Camden Sound

Camden Sound, approximately 400km north of Broome, is a shallow embayment in the Indian Ocean located in the Kimberley region of Western Australia, bounded by the Bonaparte Archipelago to the east, the Buccaneer Archipelgo to the west, and Montgomery Reef - at 292km2 Australia's largest inshore reef - to the South.

There is no road access and the nearest town is Kalumburu, 268 kilometres (167 mi) to the east. Camden Sound includes Augustus Island at its northern extent, Champagny, Byam Martin and the Heywood Islands to the West, Bumpus Island, Rice Rocks, Sampson Inlet, Deception Bay and Prior Point to the South. As with the rest of the Kimberley coast, the area is marked by an extreme tidal variation of up to 11m on a spring tide.

Between 1818 and 1822 Phillip Parker King charted the Kimberley coast, reefs and islands in the Mermaid and the Bathurst. King named Camden Sound after the 1st Marquess of Camden, John Jeffrey Pratt, an English nobleman and politician who was a generous patron of the New South Wales colony in the early 1800s.

The southern part of Camden Sound contains a complex bathymetry offshore shoals, rock platforms and soft sediments, whilst St George Basin, to the north of Camden Sound, is home to the largest remaining mangrove forest on earth.

Camden Sound is a drowned valley of the Western section of the McDonald Range, with the valleys dominated by mud sediment and a rocky bottom. Tidal runoff and sediment loads from freshwater rivers and creeks affect water clarity, nutrient levels, primary productivity in the water column, salinity and temperatures inshore. The complexity of these various influences mean that Camden Sound is likely to have characteristics unique to this part of the Kimberley coast.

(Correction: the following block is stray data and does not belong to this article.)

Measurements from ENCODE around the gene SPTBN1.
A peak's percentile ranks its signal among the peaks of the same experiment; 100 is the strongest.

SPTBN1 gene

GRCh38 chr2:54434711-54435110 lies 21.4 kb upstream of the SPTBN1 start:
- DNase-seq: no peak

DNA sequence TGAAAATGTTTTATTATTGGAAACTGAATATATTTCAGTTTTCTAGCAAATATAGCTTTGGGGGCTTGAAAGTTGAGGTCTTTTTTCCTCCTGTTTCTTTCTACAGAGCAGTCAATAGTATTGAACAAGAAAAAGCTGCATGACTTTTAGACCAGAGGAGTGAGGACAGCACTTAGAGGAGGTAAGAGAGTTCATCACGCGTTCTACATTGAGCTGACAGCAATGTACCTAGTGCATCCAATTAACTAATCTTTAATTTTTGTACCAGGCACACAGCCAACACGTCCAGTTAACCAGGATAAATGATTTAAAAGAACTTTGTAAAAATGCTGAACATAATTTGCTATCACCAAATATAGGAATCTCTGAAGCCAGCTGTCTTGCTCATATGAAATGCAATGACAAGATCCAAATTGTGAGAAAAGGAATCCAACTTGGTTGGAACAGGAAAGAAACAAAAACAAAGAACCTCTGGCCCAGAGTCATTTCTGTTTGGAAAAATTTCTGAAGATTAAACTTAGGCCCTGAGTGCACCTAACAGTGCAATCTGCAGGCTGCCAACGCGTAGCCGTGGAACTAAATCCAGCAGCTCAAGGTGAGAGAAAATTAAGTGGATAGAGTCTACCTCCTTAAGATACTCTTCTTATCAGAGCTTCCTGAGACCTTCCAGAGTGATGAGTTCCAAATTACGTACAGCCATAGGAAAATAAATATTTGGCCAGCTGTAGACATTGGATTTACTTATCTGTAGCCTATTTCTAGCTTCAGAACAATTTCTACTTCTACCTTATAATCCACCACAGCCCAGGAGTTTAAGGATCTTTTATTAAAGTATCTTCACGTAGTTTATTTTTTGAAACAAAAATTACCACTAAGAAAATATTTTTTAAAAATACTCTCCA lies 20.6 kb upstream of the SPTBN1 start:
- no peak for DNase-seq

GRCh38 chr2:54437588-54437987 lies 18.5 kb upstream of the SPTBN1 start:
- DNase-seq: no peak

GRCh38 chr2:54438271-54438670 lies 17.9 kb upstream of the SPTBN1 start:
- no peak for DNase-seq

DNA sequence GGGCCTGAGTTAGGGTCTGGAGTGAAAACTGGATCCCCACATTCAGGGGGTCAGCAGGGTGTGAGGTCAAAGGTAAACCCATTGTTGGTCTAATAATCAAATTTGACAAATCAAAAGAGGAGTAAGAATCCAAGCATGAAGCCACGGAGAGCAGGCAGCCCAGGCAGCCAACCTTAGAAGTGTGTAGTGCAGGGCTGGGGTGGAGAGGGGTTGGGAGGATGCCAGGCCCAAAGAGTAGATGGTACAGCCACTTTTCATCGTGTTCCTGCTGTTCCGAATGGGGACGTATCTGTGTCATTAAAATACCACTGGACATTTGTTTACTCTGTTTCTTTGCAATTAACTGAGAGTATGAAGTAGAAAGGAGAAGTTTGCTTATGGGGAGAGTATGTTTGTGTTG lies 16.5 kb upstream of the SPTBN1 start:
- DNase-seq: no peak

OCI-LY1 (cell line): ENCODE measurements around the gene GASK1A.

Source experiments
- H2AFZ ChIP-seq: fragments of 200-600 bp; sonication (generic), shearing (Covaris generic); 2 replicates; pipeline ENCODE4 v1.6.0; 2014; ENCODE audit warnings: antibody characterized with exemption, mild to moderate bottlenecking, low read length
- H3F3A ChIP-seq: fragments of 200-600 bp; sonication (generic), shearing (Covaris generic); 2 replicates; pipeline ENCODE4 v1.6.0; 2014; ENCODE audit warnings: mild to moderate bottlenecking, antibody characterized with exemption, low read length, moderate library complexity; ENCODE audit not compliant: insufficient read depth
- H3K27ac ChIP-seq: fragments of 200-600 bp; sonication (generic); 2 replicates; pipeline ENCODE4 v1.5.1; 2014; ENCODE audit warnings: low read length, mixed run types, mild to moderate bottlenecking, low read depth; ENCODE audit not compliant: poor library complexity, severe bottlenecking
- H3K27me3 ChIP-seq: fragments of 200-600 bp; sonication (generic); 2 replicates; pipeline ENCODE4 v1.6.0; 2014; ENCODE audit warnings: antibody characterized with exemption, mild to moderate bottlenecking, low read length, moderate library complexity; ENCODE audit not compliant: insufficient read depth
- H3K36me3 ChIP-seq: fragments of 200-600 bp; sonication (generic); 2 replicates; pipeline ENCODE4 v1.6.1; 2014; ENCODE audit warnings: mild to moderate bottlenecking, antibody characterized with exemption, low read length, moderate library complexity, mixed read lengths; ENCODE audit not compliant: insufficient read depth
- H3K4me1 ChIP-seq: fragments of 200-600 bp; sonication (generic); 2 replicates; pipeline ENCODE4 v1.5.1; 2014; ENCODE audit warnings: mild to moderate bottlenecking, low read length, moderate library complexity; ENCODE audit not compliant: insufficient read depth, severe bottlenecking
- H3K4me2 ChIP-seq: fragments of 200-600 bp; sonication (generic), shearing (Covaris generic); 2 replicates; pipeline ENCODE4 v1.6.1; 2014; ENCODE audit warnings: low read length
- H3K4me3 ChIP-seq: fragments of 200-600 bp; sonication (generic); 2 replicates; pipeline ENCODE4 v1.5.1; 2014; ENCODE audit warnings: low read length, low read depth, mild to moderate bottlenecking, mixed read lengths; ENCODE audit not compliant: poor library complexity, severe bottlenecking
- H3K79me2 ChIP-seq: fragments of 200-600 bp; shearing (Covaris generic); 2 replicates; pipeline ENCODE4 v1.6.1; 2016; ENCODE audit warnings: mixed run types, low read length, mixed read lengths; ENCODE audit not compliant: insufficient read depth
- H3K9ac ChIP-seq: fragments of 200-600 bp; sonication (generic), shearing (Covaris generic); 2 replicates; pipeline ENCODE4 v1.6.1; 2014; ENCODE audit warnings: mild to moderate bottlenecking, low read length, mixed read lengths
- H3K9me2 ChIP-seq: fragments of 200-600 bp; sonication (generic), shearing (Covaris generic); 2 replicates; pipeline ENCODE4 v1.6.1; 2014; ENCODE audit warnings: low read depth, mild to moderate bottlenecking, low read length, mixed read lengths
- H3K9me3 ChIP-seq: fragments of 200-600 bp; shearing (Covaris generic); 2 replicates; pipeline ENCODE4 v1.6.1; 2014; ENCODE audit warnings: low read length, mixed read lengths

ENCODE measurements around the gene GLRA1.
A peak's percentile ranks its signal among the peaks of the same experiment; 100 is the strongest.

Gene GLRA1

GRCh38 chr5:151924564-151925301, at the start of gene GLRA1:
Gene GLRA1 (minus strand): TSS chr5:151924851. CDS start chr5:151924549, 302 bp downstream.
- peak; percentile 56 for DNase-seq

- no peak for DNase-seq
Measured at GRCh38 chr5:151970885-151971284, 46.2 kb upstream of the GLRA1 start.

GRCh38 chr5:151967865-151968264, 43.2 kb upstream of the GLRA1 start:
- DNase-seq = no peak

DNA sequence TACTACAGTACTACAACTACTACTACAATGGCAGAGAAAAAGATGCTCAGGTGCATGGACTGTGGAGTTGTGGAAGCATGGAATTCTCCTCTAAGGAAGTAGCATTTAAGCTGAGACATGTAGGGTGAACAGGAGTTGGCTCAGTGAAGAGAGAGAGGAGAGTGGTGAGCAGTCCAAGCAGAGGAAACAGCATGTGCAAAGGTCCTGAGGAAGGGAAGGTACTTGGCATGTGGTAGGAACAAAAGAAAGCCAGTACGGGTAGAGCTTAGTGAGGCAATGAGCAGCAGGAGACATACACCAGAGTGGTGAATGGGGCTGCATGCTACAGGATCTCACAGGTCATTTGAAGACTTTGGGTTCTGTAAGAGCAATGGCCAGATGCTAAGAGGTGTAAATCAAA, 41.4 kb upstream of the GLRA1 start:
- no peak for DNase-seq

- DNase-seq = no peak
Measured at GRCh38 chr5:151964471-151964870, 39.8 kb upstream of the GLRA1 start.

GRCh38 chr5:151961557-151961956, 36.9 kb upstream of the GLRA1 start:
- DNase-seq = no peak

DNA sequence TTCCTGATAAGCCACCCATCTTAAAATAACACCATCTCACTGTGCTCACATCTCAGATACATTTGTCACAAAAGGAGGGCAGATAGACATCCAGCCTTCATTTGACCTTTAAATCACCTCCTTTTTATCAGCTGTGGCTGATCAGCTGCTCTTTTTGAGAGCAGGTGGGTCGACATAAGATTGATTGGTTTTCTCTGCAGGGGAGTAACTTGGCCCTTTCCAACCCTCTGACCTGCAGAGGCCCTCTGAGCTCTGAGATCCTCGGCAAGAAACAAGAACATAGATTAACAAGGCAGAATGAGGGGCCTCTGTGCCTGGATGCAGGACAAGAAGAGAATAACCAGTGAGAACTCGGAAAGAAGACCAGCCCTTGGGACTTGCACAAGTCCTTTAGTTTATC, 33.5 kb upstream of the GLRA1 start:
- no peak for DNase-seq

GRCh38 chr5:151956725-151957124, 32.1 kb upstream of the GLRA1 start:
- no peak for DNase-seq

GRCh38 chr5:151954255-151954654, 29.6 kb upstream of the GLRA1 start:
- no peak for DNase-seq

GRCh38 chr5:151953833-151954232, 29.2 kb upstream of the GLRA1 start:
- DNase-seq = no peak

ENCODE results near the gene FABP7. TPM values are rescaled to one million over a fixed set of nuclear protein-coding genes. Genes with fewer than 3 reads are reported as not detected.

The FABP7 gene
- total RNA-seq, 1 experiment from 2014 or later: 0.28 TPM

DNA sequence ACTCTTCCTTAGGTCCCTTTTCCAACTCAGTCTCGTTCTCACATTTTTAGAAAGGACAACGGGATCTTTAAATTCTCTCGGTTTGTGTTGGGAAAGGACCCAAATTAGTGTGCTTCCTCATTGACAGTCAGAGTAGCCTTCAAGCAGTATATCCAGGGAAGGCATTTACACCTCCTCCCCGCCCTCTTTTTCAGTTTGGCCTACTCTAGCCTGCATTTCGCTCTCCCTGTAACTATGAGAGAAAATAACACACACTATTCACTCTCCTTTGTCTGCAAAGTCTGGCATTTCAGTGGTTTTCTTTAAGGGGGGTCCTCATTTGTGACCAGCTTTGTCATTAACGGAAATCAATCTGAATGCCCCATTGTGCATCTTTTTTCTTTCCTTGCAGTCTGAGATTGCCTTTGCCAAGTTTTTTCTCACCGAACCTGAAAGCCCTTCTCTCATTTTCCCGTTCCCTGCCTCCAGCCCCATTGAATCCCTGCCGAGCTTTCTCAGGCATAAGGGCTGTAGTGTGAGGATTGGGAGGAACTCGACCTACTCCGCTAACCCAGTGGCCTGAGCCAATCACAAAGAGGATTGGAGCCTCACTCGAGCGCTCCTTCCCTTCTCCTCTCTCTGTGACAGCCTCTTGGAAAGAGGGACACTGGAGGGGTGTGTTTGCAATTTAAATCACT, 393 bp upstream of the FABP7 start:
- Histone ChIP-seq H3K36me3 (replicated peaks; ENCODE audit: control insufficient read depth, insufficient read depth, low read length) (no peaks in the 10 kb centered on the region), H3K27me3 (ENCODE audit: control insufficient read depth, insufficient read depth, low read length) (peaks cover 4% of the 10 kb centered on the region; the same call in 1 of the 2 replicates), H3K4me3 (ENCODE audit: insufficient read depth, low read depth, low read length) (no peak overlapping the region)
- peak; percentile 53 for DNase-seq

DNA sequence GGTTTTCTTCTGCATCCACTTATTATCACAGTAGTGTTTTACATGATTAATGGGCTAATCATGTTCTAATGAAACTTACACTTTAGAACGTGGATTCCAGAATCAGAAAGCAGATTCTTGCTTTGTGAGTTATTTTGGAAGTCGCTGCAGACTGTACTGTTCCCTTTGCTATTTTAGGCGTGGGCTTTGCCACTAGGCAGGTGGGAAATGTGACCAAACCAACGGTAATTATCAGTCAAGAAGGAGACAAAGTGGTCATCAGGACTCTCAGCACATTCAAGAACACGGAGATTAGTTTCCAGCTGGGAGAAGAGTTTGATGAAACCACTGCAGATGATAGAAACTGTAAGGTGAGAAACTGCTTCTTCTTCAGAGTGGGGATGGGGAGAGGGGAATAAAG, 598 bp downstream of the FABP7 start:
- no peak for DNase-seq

The area has received worldwide recognition as a crucial breeding and calving area for the Breeding Group D population of Humpback Whales (Megaptera novaeangliae) - at approximately 22,000 individuals, the world's largest Humpback Whale population. The calves are suckled in the warm, tropical waters for several months until they gain the strength for the journey back to the Antarctic for summer feeding. It has recently been recognized that the whales are also feeding opportunistically along the Kimberley coast.

Camden Sound is rich in other cetaceans including The Australian Snub-fin dolphin (described as a species as recently as 2005), Blue Whales, Pygmy Killer Whales, Pilot Whales and Bottlenose Dolphins. In addition, the area is surrounded by fringing reefs with hard and soft corals, turtles (Loggerheads, Olive-ridleys, Leatherbacks and our endemic Flatbacks), molluscs, fish and marine invertebrates. Examination by AIMS in 2008 showed that the fringing reefs around north and south Wailgwin Islands have been found to be particulary rich in reef building corals, whips and sponges, and that many species of sponges may yet be un-named.

On the 3rd October 2009 Donna Farragher, Western Australia's Environment Minister, announced that Camden Sound would become the Kimberley's first inshore Marine Park, largely in recognition of the area's status as nursery and breeding area to the world's largest population of Humpback Whales. The boundaries of the Marine Park are yet to be finalized.